Cultivating Empathy: Inspiring Health Professionals to Communicate More Effectively


by

Kathleen Stephany

DOI: 10.2174/97816080598811150101
eISBN: 978-1-60805-988-1, 2015
ISBN: 978-1-68108-031-4



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Research demonstrates that even if empathy – the capacity to perceive or share emotions with other beings – is not part of a person’s comm...[view complete introduction]

Table of Contents

About the Author

- Pp. i

Kathleen Stephany

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Foreword

- Pp. ii-iii (2)

Michael Miller

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Preface

- Pp. iv

Kathleen Stephany

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Acknowledgments

- Pp. v

Kathleen Stephany

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What is Empathy?

- Pp. 3-38 (36)

Kathleen Stephany

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When the Client/Patient Feels Alone

- Pp. 39-54 (16)

Kathleen Stephany

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Why Empathy is Sometimes Lacking: The Influence of Environmental Factors

- Pp. 55-83 (29)

Kathleen Stephany

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What it Feels Like to Experience Empathy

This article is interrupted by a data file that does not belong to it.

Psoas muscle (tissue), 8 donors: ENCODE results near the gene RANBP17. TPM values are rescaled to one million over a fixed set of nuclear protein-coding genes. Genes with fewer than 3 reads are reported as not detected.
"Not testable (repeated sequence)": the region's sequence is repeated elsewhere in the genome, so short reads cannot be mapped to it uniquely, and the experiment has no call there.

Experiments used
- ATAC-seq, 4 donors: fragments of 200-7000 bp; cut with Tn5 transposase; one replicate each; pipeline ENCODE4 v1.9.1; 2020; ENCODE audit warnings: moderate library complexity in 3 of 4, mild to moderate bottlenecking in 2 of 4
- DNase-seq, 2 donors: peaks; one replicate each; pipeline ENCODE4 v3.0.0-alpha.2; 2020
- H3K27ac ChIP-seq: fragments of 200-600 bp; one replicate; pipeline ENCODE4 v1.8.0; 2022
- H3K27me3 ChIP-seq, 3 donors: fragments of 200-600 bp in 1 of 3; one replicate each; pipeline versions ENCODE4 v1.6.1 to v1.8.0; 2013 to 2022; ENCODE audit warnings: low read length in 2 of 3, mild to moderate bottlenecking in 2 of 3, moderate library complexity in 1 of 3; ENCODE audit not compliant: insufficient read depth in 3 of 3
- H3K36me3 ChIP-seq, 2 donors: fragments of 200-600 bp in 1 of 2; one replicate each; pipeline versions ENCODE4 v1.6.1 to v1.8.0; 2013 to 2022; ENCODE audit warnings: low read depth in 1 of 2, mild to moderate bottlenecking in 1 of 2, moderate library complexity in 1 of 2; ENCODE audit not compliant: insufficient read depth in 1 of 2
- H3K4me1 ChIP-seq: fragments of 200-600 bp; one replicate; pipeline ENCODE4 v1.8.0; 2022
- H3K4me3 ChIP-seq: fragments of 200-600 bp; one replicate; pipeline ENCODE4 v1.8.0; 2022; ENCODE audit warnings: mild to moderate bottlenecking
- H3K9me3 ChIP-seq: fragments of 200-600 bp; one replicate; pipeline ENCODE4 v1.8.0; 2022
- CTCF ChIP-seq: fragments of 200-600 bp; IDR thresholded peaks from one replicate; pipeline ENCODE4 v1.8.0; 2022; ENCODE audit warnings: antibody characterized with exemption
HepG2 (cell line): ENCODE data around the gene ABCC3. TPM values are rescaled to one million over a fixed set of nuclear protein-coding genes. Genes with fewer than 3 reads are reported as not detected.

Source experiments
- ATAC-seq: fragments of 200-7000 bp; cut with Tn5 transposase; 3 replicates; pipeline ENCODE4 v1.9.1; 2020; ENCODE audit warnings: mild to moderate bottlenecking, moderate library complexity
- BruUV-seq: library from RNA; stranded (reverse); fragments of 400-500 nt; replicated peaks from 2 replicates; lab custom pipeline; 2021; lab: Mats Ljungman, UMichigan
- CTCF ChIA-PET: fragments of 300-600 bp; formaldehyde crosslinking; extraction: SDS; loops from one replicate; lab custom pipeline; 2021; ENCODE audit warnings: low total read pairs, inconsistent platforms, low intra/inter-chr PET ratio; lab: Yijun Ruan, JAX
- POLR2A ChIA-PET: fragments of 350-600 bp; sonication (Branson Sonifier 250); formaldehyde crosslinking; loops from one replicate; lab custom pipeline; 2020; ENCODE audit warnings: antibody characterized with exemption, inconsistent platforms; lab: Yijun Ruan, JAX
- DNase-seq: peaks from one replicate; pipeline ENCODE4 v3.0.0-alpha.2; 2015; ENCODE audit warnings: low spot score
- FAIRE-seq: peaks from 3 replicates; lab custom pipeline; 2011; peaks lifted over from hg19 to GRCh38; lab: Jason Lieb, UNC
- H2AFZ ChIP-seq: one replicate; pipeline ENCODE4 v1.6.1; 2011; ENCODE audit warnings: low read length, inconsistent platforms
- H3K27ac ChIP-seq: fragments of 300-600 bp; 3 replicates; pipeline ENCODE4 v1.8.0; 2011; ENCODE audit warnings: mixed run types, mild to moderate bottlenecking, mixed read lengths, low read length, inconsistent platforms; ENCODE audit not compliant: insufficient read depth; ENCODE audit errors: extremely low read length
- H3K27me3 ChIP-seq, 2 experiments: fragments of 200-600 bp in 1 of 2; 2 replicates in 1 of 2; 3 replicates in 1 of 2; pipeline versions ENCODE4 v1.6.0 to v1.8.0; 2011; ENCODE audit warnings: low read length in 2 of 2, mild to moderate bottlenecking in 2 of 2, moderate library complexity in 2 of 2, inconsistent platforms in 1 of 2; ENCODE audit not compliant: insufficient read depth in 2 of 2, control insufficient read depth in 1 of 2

- Pp. 84-98 (15)

Kathleen Stephany

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How to be Empathetic

- Pp. 99-126 (28)

Kathleen Stephany

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Dealing with Difficult People and Situations with Empathy and Care

- Pp. 127-146 (20)

Kathleen Stephany

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Understanding Compassion Fatigue

- Pp. 147-166 (20)

Kathleen Stephany

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References

- Pp. 167-173 (7)

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Glossary

- Pp. 174-181 (8)

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Appendix

- Pp. 182

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Subject Index

- Pp. 183-186 (4)

Kathleen Stephany

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Foreword

A book of inspiration.

The concept of caring in our human existence is a moral and ethical imperative. Our survival as a species depends on the quality of care we give to our fellow human beings. Caring must satisfy certain human needs and the giver should demonstrate some special interpersonal qualities and skills. Empathy is a significant quality which is sometimes misunderstood and is not synonymous with sympathy. This text crystallizes the concept as it is applied to caring. The focus of this foreword is to give assent to the rigour of the current work.

Kathleen a creditable clinician and educator with years of experience, has boldly and passionately addressed the importance of empathy. This in-depth work has defined the construct of empathy and moved its comprehension to levels where clinicians, educators and students can appreciate its application. She has demonstrated the complexity and dynamics of empathic caring through theoretical knowledge, models of application and above all, through the lived experience of case studies. The emic view transcends the values, beliefs and assumptions of other individuals.